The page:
The attack on the National Republican Congressional Committee, the main group that works to elect Republicans to the US House of Representatives, allowed the person or group responsible to monitor the aides’ email accounts for several months, Politico said. The intrusion was detected in April by a managed security services provider the NRCC had retained to monitor the security of its network.

The unnamed provider informed NRCC officials, who in turn alerted security firm Crowdstrike. Crowdstrike, which was called in to investigate the Russian government’s 2016 hack of the Democratic National Committee, had already been retained by the NRCC when the intrusion was discovered in April, Politico said.

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Posted in email, hacking, National Republican Congressional Committee, Policy, republicans, unauthorized access | Comments (0)

Feds: Chinese spies orchestrated massive hack that stole aviation secrets

October 31st, 2018
An alleged hacking conspiracy targeted designs for a turbofan engine similar to this one.

An alleged hacking conspiracy targeted designs for a turbofan engine similar to this one. (credit: Ashley Dace)

Federal prosecutors on Tuesday unsealed charges that accused two Chinese government intelligence officers and eight alleged co-conspirators of conducting sustained computer intrusions into 13 companies in an attempt to steal designs for a turbofan engine used in commercial jetliners.

A 21-page indictment filed in US District Court in the Southern District of California said the Jiangsu Province Ministry of State Security, an arm of the People’s Republic of China’s Ministry of State Security, directed the five-year campaign. According to the indictment, between January 2010 to May 2015, the team allegedly used a wide range of methods to break into the computer networks of companies involved in aerospace and turbine manufacturing and Internet and technology services. Their primary goal was stealing data that would allow a Chinese government-owned company to design its own jetliner. With the exception of Capstone Turbines, a Los Angeles-based gas turbine maker, other targeted companies weren’t identified by name and were referred to only as companies A through L.

"Members of the conspiracy targeted, among other things, data and information related to a turbofan engine used in commercial jetliners,” prosecutors wrote in the superseding indictment. “At the time of the intrusions, a Chinese state-owned aerospace company was working to develop a comparable engine for use in commercial aircraft manufactured in China and elsewhere.” The indictment continued:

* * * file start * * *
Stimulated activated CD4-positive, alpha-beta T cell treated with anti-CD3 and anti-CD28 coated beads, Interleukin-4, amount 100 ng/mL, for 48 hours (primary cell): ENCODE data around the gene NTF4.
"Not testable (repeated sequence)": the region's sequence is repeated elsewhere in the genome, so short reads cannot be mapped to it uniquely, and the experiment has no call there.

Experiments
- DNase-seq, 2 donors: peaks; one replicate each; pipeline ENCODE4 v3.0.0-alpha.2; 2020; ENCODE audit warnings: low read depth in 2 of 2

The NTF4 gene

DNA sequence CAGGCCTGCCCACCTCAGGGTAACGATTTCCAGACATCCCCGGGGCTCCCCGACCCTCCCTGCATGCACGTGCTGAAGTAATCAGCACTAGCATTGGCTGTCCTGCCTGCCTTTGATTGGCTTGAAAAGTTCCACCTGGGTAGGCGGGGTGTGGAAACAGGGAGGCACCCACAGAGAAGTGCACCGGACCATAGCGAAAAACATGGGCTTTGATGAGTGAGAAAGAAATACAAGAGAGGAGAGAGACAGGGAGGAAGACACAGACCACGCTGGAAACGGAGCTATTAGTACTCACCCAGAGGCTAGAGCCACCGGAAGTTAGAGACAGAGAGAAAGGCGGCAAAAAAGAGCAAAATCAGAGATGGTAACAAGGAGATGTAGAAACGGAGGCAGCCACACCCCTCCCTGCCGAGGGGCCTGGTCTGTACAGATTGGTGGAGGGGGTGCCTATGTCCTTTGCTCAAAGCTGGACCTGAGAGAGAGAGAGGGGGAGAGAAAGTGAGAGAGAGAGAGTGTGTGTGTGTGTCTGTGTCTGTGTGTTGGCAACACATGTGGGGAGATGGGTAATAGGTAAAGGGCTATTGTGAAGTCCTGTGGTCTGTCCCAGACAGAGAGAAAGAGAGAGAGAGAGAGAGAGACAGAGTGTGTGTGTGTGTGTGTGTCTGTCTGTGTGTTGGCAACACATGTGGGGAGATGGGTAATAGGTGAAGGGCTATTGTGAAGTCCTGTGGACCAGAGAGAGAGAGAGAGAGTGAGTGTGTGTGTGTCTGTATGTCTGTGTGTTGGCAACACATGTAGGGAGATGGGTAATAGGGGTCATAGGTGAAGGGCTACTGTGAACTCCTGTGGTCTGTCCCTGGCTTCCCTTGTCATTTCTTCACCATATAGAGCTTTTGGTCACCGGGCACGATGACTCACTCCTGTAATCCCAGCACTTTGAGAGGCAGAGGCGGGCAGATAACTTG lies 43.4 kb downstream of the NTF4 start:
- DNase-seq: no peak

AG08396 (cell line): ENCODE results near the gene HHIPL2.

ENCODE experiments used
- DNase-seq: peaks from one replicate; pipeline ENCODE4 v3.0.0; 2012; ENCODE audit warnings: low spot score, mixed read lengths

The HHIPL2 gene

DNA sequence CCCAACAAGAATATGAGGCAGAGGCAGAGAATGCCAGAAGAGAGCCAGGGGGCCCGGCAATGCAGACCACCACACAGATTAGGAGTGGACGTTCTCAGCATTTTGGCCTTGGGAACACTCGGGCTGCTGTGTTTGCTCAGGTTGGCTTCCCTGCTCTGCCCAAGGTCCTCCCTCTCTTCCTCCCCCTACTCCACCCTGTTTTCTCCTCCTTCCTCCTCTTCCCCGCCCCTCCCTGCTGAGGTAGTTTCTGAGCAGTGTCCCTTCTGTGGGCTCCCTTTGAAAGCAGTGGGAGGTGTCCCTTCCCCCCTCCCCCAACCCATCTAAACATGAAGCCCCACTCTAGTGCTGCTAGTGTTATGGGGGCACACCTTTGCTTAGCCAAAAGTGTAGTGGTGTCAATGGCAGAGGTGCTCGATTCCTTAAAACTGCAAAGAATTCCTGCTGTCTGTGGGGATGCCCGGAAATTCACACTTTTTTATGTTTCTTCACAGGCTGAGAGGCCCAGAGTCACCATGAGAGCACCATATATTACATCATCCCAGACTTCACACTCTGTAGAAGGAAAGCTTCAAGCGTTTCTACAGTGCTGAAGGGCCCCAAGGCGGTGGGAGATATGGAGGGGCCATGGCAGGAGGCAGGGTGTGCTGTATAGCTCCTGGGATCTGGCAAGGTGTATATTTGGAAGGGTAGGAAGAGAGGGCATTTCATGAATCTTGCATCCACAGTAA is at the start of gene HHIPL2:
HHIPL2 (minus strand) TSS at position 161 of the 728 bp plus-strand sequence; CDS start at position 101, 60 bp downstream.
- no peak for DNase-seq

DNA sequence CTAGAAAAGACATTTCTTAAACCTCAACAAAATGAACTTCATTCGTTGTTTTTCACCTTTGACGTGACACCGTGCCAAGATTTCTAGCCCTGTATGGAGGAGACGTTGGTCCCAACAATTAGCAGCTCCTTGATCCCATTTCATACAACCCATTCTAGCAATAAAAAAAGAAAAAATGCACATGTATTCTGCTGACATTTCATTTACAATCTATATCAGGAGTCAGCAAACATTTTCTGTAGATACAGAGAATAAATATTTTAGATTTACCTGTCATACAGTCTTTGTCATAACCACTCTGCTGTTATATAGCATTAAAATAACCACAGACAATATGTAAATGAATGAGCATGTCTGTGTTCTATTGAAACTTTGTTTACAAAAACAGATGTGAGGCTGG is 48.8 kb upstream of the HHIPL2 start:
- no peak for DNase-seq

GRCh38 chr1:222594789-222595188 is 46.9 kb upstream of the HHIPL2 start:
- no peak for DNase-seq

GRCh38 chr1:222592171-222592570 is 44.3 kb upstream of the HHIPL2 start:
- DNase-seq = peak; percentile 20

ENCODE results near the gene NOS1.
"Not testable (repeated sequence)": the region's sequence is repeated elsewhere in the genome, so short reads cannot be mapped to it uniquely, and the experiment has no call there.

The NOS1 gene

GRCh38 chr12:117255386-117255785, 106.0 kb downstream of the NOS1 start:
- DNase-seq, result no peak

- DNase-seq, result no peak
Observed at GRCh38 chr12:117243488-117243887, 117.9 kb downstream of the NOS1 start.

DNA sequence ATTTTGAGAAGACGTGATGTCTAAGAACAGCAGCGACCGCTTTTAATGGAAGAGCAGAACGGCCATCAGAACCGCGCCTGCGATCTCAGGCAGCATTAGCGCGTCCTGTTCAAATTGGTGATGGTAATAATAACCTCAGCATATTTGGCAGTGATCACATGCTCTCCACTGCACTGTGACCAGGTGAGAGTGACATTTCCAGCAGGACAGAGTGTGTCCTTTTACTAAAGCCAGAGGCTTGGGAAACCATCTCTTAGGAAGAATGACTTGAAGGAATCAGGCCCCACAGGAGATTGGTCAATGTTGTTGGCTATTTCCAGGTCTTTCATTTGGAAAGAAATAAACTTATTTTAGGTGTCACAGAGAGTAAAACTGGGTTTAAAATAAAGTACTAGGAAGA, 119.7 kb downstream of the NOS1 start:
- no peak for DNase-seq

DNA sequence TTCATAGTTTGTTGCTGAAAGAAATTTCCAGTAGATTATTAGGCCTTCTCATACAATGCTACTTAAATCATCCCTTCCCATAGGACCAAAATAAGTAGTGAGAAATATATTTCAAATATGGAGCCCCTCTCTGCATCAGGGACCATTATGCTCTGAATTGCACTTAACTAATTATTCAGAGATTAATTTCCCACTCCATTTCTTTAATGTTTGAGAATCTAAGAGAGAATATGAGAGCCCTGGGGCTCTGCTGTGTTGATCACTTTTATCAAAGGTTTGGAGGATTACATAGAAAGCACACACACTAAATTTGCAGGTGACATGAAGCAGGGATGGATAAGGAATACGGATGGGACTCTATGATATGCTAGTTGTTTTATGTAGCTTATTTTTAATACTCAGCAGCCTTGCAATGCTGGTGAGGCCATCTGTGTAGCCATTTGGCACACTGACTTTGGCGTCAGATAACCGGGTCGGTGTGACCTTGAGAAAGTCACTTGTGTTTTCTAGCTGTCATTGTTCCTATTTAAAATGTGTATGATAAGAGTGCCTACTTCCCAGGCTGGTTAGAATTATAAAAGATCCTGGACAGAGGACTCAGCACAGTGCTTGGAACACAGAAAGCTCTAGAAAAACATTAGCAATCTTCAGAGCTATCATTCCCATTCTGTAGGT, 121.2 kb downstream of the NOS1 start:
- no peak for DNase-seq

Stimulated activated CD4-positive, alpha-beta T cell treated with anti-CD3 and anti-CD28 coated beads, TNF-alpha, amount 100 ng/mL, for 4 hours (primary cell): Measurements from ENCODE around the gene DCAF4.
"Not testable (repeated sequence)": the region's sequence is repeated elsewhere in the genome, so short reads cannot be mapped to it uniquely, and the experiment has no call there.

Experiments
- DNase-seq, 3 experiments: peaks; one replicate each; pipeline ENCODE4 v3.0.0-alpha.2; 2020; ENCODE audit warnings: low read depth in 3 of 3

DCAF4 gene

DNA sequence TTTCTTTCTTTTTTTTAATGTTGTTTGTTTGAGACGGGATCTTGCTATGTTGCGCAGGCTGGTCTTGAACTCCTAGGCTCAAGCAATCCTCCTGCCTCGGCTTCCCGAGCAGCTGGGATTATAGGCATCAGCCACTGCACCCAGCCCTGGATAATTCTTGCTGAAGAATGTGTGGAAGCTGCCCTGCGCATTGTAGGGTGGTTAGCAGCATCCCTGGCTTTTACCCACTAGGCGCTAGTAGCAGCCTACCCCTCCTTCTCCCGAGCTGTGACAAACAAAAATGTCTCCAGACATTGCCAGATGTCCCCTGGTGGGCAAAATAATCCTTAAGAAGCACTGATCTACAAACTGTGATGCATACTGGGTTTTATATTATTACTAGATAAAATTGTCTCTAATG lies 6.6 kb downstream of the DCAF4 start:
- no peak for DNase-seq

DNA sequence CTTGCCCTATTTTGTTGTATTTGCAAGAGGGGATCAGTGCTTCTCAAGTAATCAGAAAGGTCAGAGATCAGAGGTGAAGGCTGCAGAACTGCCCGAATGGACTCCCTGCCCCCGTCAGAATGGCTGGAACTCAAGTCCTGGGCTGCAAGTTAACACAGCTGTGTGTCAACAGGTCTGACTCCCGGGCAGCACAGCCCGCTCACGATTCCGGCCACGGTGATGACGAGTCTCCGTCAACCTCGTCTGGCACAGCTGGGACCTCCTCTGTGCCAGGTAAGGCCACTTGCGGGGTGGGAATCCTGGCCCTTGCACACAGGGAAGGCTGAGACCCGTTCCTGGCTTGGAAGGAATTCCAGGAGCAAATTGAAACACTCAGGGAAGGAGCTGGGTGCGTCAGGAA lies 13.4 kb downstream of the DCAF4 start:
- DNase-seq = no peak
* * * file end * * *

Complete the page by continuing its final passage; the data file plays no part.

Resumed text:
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Posted in espionage, hacking, malware, Policy, Spear Phishing, watering holes | Comments (0)

Grand Theft Auto V hack exposed single-player games to malicious trolls

October 22nd, 2018
Hackers could briefly create a scene like this at will even in targets' single-player games of <em>Grand Theft Auto V</em>.

Hackers could briefly create a scene like this at will even in targets' single-player games of Grand Theft Auto V.

Over the years, we've written a lot about the apparently easy-to-hack Grand Theft Auto Online and Rockstar's many, many, many attempts to prevent cheaters from ruining the online experience for legitimate players. Last week, though, players reported that trolls were briefly able to mess with the single-player portion of Grand Theft Auto V through an exploit targeting players' Rockstar Social Club accounts.

You can see an example of the single-player hacking in action in this Twitch clip, where a troll follows user SnowieLive after kicking him from an online session and continually kills his avatar in the single-player mode. "You're not safe in single player," the hacker says in a somewhat on-the-nose message in the clip. Similar clips from GTA speedrunner FriendlyBaron show hackers loading jets into his path and simply killing his character in mid-drive during a run.

Players that track the state of cheating tools in the Grand Theft Auto universe noted last week that one popular "mod menu" was advertising the newfound ability to discover an online player's Rockstar ID, a hidden string of numbers associated with their Rockstar Social Club account. With that number, hackers using that tool could take control of an online user's single-player games, with new abilities including "Rockstar admin kick, Network kick, Ragdoll, Fake money correction, Kill, Spawn vehicle, and send crew message."

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Posted in Gaming & Culture, grand theft auto v, gta v, hacking, rockstar | Comments (0)

Fortnite, GTA V hackers face legal action for online cheating

October 17th, 2018
Fortnite, GTA V hackers face legal action for online cheating

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It's pretty standard for game developers to use a variety of technical and community management methods to try to stop cheaters from ruining the online experience for legitimate players. But some game makers are increasingly using the courts to try to stop the spread of mods that give players an unfair advantage, as highlighted by a pair of stories this week.

The first such story comes from Rockstar and Take-Two, which have convinced an Australian court to freeze the assets of five people believed to be behind Grand Theft Auto V cheating software known as "Infamous." The full court order, as reported by TorrentFreak, also allows authorities to search the homes and computers of Christopher Anderson, Cycus Lesser, Sfinktah, Koroush Anderson, and Koroush Jeddian. Authorities are looking for evidence of the creation or distribution of "any software that provides a player of Grand Theft Auto V access to unauthorized features..."

The Infamous "mod menu" gives users pretty much full control over the world of Grand Theft Auto universe, online or off, granting abilities that include teleportation, flying, and full environmental manipulation. Perhaps most distressingly for Rockstar and Take-Two, the mod also let players generate arbitrary amounts of virtual currency for themselves or other players online, which could have a direct effect on the game's microtransaction-driven bottom line.

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Posted in cheating, courts, Gaming & Culture, hackers, hacking, lawsuit, warrant | Comments (0)